William Wordsworth. Lyrical Ballads. London, 1798. Full title: Lyrical Ballads, with a Few Other Poems is a collection of poems by William Wordsworth and Samuel Taylor Coleridge [Mr. Hayward does not mention Coleridge at all!], first published in 1798 and considered to have marked the beginning of the English Romantic movement in literature. Most of the poems in the 1798 edition were written by Wordsworth; Coleridge has only four poems included, one being his most famous work, The Rime of the Ancient Mariner.
Here is a link to the full-text of “Tintern Abbey” that so moved Mary: https://www.poetryfoundation.org/poems/45527/lines-composed-a-few-miles-above-tintern-abbey-on-revisiting-the-banks-of-the-wye-during-a-tour-july-13-1798
William Godwin. Enquiry Concerning Political Justice and its Influence on Morals and Happiness. London, 1793. [Godwin, it is worth noting, married Mary Wollstonecraft and was the father of Mary Godwin Shelley]. Outlines Godwin’s radical political philosophy.
Machiavelli – is referred to by Mary, so assume she is familiar with his The Prince (1513).
****************William Wordsworth. Guide to the Lakes. [full title: A Guide through the District of the Lakes] – first published in 1810 as an anonymous introduction to a book of engravings of the Lake District by the Reverend Joseph Wilkinson. A 5th and final edition was published in 1835 – you can read that online at Romantic Circles here, along with a full account of its rather tormented publication history: https://romantic-circles.org/editions/guide_lakes
John Milton. Paradise Lost. A mention by Mr. Ryder who is defeated by its length, so we know Mary was familiar with it.
The Edinburgh Review / The Quarterly Review – brought to Mary by Mr. Ryder, and for which Mr. Hayward perhaps wrote his reviews. The Edinburgh Review (1802-1929); Quarterly Review (1809-1967, and published by Jane Austen’s publisher John Murray) – both were very popular and influential publications of their time…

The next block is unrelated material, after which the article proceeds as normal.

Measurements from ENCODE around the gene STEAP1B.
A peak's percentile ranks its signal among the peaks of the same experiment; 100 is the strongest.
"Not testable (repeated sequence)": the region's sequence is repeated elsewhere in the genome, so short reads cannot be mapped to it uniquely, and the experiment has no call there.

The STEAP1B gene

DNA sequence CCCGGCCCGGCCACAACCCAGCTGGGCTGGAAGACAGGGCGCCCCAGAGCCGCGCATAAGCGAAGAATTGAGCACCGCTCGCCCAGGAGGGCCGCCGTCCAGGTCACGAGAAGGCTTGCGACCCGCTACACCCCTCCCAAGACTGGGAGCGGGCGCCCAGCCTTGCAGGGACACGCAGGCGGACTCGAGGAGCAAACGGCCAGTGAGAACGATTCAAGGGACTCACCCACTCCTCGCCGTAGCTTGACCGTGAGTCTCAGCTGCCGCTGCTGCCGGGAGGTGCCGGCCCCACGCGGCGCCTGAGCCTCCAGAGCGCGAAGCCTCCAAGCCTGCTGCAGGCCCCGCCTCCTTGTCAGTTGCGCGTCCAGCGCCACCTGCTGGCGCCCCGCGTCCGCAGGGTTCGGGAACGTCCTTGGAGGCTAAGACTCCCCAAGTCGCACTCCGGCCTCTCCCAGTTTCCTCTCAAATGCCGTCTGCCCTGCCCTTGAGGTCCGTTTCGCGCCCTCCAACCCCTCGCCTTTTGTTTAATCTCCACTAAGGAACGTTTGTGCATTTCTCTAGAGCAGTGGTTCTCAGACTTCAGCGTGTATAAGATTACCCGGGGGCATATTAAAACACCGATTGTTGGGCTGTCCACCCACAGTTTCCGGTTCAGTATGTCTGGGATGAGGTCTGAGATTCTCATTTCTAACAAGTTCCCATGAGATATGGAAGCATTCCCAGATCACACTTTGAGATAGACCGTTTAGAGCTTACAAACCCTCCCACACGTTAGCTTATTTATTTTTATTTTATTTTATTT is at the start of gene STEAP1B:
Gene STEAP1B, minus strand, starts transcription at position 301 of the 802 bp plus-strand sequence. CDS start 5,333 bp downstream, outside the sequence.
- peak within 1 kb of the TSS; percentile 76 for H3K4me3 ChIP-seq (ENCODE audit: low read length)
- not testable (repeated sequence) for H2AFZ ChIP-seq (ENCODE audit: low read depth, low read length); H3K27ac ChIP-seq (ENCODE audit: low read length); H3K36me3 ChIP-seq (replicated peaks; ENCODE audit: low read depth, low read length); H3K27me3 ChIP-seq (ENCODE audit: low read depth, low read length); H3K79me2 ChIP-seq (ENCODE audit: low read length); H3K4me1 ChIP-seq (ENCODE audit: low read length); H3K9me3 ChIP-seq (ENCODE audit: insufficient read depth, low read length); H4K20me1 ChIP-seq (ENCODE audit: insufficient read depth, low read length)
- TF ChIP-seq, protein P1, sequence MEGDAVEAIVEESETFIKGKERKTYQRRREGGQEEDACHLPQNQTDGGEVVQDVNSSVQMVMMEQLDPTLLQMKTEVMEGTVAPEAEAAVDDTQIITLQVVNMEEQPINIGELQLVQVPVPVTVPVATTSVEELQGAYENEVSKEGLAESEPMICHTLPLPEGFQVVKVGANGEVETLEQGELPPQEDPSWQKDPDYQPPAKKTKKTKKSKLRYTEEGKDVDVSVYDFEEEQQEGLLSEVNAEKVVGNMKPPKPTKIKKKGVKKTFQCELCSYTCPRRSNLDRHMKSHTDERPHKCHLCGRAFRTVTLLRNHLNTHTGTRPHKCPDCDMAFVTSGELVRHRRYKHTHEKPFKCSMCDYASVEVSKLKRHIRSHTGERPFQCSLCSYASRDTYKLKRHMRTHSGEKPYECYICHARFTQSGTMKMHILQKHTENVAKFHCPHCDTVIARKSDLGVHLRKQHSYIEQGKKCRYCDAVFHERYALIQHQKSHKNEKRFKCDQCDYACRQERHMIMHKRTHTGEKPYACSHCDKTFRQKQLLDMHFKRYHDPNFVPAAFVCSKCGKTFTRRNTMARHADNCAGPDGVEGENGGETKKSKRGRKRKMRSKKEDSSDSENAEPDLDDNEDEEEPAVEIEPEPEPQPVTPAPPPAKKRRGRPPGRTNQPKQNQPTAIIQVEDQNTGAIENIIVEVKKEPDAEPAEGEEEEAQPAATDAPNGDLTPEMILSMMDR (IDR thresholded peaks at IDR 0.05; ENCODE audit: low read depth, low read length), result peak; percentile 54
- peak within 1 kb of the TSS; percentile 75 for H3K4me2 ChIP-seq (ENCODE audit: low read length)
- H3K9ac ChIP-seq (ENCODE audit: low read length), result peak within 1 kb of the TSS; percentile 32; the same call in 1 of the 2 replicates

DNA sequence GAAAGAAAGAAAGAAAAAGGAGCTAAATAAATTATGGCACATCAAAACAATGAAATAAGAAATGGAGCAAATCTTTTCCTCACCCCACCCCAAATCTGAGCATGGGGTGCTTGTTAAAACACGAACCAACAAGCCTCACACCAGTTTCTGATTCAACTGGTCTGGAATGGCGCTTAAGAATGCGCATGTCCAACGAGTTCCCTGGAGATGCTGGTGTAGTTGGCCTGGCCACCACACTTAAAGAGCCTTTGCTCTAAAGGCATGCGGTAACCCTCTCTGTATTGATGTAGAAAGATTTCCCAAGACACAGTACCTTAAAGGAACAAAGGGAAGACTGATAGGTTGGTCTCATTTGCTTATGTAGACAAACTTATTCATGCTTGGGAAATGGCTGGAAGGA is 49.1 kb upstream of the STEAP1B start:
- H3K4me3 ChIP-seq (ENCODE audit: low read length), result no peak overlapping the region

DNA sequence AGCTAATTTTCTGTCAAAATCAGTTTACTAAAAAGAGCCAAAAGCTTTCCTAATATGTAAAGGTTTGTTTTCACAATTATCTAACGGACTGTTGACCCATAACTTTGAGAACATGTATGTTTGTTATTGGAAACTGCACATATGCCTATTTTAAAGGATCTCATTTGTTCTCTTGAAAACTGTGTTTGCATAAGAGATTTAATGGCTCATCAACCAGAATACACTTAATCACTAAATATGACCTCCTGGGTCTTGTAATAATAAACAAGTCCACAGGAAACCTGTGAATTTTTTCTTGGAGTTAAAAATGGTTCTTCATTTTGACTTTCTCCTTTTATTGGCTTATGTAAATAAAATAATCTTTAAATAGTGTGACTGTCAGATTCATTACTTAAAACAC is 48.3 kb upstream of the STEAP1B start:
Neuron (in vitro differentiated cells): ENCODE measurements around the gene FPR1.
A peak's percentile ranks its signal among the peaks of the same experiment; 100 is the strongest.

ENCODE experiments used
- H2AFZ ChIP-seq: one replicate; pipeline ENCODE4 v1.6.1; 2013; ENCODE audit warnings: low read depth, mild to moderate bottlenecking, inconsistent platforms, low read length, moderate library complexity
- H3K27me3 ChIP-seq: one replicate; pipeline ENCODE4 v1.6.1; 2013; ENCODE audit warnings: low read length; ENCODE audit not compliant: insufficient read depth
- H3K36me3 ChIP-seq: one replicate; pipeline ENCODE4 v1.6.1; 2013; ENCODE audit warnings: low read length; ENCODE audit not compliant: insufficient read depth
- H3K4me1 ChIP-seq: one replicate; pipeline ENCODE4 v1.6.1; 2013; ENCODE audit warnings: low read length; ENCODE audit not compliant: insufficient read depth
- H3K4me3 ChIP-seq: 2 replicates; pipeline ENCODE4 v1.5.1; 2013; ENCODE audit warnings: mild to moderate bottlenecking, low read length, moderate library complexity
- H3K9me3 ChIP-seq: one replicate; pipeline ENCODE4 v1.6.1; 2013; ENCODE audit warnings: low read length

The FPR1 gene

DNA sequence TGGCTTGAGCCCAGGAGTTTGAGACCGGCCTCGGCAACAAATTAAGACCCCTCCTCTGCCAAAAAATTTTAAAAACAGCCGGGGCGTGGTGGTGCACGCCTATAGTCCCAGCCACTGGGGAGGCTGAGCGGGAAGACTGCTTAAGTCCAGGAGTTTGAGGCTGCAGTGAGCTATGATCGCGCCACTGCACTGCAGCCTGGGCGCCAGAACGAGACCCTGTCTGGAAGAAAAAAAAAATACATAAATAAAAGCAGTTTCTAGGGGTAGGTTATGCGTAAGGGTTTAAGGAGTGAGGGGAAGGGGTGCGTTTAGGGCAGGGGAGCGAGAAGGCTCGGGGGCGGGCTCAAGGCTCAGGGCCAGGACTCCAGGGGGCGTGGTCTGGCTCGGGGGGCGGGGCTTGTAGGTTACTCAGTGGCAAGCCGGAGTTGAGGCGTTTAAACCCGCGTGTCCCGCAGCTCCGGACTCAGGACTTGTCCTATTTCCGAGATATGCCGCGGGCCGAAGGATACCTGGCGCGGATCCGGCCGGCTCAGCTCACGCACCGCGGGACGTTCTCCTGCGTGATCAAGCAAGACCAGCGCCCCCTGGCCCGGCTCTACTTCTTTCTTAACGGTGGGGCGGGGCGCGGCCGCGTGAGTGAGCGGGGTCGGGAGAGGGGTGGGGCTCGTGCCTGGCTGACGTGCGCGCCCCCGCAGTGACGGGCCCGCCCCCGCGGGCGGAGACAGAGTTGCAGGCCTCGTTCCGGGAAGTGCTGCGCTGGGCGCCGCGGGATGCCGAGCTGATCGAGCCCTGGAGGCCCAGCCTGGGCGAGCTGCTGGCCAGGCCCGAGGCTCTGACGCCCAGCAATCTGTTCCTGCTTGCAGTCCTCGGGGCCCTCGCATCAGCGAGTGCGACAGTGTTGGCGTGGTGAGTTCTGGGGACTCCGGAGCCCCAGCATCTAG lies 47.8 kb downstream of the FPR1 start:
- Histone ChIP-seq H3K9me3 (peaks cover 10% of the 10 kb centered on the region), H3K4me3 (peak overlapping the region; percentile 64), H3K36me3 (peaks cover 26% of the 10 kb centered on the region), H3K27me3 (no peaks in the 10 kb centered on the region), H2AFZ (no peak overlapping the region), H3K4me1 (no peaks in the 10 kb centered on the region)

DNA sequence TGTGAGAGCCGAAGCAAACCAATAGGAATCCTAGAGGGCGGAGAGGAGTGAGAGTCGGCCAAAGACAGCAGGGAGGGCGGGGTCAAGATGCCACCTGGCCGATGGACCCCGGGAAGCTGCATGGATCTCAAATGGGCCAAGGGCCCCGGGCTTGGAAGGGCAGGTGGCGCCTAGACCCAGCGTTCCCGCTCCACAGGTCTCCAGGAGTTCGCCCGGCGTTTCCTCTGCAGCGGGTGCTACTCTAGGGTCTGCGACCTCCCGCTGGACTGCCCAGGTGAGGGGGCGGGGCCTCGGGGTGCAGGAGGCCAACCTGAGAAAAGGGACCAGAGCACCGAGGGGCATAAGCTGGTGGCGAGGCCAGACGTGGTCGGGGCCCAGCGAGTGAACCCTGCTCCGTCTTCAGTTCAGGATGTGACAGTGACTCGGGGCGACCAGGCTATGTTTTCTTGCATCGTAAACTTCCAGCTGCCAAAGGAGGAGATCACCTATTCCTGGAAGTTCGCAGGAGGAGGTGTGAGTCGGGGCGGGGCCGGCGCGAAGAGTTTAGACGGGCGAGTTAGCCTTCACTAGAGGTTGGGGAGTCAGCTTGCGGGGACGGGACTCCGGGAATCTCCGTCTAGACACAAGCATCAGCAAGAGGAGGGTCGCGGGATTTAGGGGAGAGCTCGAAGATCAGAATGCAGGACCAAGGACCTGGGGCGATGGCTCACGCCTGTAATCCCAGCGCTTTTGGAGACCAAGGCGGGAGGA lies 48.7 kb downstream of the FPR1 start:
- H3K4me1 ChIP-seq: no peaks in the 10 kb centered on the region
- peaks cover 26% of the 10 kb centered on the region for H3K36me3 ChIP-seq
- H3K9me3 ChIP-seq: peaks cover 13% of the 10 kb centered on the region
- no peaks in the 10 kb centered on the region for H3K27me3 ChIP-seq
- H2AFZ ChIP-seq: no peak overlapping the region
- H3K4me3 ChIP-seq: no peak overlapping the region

The Other Bennet Sister is an enjoyable read – it is delightful to see Mary Bennet come into her own, that despite what she viewed as an unhappy childhood, she finds her way through a good number of books in a quest to live a rational, passionless existence. And that the development of some well-deserved self-esteem with the help of various friends and family, might actually lead her to a worthy equal partner in life, just maybe not with Mrs. Bennet’s required £10,000 !
- Here is an excellent review of the book at The Christian Science Monitor: https://www.csmonitor.com/Books/Book-Reviews/2020/0408/The-Other-Bennet-Sister-focuses-attention-on-bookish-Mary
- And an interview with the author at NPR: https://www.npr.org/2020/04/09/830069319/elizabeths-more-serious-sister-mary-takes-the-spotlight-in-the-other-bennet-sist